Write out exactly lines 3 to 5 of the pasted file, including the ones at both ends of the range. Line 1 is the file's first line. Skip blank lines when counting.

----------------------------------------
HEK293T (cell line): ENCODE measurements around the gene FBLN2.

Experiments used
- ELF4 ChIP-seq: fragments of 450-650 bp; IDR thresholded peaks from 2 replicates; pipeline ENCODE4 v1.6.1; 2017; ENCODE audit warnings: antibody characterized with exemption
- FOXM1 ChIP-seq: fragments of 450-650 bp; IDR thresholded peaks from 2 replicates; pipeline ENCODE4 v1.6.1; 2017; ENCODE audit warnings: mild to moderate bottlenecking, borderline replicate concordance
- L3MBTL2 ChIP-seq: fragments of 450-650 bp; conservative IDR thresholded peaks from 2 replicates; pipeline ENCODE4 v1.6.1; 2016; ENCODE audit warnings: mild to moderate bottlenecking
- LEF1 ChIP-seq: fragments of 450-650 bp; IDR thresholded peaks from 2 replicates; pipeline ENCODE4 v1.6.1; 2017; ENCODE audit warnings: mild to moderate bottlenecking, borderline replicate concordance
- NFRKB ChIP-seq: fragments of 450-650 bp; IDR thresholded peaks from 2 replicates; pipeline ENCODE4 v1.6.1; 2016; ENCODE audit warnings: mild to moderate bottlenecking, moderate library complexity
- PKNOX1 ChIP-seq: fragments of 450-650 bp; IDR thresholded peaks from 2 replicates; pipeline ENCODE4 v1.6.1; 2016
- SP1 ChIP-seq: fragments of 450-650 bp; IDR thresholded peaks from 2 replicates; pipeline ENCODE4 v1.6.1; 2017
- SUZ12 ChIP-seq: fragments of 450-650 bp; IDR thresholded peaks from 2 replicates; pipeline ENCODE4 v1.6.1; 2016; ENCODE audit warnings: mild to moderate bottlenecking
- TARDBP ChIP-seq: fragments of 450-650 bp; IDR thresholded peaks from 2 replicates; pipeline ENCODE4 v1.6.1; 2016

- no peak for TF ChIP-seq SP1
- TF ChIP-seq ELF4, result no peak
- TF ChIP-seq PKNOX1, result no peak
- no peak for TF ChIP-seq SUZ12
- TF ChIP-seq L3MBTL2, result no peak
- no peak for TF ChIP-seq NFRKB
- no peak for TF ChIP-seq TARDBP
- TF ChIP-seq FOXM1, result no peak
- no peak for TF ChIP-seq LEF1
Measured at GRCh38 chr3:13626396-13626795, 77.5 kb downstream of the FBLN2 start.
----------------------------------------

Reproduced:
- ELF4 ChIP-seq: fragments of 450-650 bp; IDR thresholded peaks from 2 replicates; pipeline ENCODE4 v1.6.1; 2017; ENCODE audit warnings: antibody characterized with exemption
- FOXM1 ChIP-seq: fragments of 450-650 bp; IDR thresholded peaks from 2 replicates; pipeline ENCODE4 v1.6.1; 2017; ENCODE audit warnings: mild to moderate bottlenecking, borderline replicate concordance
- L3MBTL2 ChIP-seq: fragments of 450-650 bp; conservative IDR thresholded peaks from 2 replicates; pipeline ENCODE4 v1.6.1; 2016; ENCODE audit warnings: mild to moderate bottlenecking